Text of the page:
• I am sure by now everyone has heard that cats are serial killers or mass murderers. Cats are predators who have always hunted. While cats may kill a large number of birds and rodents, larger predators like coyotes routinely kill cats. So many cats go missing if their families let them outside. The solution to all of this is for people to keep their cats indoors thereby keeping everyone safe.
  • And another rant – This week we have heard that we are not going to have enough university graduates to fill jobs in the next 7 years. What really got me was all the whining and sniveling from unemployed social sciences graduates about not getting a job and that it is the university’s responsibility to provide more focused career counselling and resume writing. Seriously people? You have completed a 4-year degree and you can’t figure out how to develop a resume? If you are going to a degree in sociology, anthropology, history or any other number of subjects you are not likely to work in the field you studied unless you are going to get a doctorate degree and stay in academia. I have a Master of Arts degree in history. It has been my job to sell my skills to potential employers. I need to convince them that they need someone who has critical thinking skills, analytical skills and that I can learn their business quickly.
  • I love Jesse. He is the sweetest dog ever! When I come home after a long day at work he is so happy to see me. His tail is going like crazy and he is talking to me loudly. Once he calms down he comes in for a head scratch. Then he presses his head into my legs as he gets his scritches. He has learned to give a ‘high-5’ with bow paws. He is so sweet!
  • We have turned a corner with Gracie. She is no longer as anxious as she used to be. We believe she did not receive very much attention during her life. She seemed so desperate for human attention. She still needs to be very close to her people. She has stopped obsessively chewing on herself. Her toilet training has also improved markedly over the last couple of weeks. She is a very happy girl who is always ready to play or relax for a long cuddle!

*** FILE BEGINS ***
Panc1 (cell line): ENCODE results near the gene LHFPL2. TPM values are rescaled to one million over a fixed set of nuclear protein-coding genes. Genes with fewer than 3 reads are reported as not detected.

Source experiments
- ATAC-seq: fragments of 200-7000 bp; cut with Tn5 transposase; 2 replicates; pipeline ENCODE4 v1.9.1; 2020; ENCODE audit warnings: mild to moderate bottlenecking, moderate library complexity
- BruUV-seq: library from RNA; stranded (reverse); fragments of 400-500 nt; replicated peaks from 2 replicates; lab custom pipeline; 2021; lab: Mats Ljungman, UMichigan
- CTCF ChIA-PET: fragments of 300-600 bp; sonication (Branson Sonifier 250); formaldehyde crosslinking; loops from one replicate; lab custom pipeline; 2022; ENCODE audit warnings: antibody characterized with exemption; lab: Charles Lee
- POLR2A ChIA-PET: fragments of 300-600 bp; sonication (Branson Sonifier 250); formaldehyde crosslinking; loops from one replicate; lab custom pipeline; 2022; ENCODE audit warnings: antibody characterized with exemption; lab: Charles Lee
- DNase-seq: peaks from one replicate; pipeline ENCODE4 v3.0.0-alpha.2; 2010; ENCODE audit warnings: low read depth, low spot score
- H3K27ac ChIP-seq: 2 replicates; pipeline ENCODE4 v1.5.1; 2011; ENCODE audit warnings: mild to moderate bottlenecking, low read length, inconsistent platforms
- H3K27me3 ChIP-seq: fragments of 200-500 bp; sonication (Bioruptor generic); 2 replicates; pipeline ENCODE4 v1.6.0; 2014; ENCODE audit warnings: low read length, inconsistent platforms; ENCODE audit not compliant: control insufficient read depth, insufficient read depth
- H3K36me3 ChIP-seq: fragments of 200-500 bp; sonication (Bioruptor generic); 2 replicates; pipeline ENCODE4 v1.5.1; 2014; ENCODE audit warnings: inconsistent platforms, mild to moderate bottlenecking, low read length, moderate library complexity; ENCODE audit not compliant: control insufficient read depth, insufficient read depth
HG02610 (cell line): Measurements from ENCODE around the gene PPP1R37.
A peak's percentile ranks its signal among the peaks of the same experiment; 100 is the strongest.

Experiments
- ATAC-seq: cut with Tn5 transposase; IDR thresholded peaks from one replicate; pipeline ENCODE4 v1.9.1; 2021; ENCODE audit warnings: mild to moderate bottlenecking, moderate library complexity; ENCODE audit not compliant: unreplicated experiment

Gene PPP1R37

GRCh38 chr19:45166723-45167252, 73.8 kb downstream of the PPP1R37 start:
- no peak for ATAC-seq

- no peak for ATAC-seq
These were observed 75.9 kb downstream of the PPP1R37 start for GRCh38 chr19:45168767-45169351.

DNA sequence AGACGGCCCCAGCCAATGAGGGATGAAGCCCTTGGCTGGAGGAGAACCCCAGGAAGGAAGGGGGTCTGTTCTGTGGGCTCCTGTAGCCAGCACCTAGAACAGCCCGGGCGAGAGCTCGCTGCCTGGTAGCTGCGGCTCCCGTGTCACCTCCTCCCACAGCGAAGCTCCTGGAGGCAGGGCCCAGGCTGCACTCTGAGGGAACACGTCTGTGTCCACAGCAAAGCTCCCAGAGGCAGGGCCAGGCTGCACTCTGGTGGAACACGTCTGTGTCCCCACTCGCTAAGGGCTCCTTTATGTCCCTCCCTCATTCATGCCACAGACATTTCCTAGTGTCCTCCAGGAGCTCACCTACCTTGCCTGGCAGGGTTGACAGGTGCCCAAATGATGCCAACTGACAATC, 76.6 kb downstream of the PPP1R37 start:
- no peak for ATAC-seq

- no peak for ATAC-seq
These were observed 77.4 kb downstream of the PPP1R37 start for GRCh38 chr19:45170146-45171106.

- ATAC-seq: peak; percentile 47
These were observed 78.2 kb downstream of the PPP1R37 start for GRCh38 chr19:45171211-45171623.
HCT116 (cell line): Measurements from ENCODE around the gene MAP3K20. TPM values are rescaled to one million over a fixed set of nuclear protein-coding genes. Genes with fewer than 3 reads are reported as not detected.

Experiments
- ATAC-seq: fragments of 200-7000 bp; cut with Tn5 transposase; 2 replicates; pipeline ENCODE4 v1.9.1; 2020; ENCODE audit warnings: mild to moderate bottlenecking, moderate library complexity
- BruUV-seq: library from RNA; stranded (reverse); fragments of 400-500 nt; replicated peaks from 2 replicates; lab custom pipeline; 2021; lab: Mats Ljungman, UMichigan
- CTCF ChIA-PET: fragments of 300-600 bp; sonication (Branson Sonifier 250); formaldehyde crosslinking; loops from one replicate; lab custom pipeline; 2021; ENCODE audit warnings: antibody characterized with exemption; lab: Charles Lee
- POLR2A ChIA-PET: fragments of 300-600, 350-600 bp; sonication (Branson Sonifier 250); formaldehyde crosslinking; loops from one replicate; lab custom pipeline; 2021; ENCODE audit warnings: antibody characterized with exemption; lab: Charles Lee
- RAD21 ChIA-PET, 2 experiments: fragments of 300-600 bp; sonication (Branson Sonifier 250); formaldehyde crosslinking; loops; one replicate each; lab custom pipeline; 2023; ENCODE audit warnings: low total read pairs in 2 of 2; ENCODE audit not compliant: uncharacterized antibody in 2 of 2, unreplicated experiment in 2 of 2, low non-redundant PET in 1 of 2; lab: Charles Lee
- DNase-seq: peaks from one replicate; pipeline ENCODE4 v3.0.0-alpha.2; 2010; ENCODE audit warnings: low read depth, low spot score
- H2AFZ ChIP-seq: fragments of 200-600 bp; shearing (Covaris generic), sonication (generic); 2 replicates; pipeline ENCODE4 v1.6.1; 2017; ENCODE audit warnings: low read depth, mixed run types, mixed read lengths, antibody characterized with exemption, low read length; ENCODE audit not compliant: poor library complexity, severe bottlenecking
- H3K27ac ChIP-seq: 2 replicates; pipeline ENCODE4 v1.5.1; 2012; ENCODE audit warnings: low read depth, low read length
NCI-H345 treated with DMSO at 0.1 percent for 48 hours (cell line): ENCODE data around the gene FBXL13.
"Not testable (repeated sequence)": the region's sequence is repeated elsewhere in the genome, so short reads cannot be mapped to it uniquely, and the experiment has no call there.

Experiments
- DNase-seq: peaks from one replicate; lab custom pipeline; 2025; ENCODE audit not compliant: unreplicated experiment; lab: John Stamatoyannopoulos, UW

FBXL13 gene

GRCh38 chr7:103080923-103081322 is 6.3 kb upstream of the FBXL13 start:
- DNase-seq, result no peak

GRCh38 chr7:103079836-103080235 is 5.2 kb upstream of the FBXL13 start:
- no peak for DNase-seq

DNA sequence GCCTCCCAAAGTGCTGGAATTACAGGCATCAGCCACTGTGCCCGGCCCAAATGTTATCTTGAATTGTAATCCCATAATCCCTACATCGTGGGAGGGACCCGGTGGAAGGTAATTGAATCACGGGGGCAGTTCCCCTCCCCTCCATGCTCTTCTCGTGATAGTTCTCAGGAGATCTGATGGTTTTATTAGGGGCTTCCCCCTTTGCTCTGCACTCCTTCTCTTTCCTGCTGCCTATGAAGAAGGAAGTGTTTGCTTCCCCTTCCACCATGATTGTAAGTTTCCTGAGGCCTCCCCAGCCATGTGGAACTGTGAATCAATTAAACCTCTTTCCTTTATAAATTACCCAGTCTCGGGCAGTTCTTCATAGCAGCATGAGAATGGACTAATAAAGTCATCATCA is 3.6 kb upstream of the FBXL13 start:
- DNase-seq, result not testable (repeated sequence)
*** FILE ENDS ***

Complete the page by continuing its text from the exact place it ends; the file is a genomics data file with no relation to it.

• Something really great happened to me at work this week. One of our volunteers came out to me. She said she had never seen a lesbian who was out, with a partner and happy. Seeing open and me being out gave her assurance that she too could be honest about whom she is and come out. She made my day in so many ways. It was nice to know that my beliefs around being a role model for youth are realistic. We really can be part of the solution just by being visible.

Dispatches from the Swamp – the ‘re-entry is hard’ edition

I always find going back to work after the Christmas holidays very difficult. It is just not long enough. Plus there is the spectre of a brand new year ahead that begins with my least favourite month of the year. It always seems to me that January is one long-ass month of misery. In no particular order here are updates from The Swamp:

  • I had a couple of other observations about our trip to Calgary. I was stunned to find out that I had to give personal information in order to purchase gravol at a pharmacy. Apparently they want to keep track of who is purchasing it. Is there a gravol intervention staged if one tries to buy too much?
  • Rental car companies do not put snow tires on their cars in Calgary. Seriously people, WTF is that about? It makes the fact that I didn’t get stuck or seriously injure us in a crash all the more shocking. I seriously have not lost my winter/snow driving skills.
  • We took in a new senior dog. She is a 16-year old Shih Tzu. She is a great dog. She sleeps a lot but when she is awake she is very engaged and charming. She certainly lets us know, in no uncertain terms when she is not happy with the state of her world. She loves food and snuggling. She has been getting around a lot better since we started her back on metacam. She is able to navigate our stairs in and out. She can go up the stairs to the bedroom but sometimes she just prefers to be carried and we oblige her. She is getting along with the other dogs and seems to have adjusted ok to such a big change. It is always tragic seniors lose their homes because their people have to go into care homes. Tosh was extremely well socialized and is very resilient. She set a land-speed record in terms of how quickly she settled into The Swamp.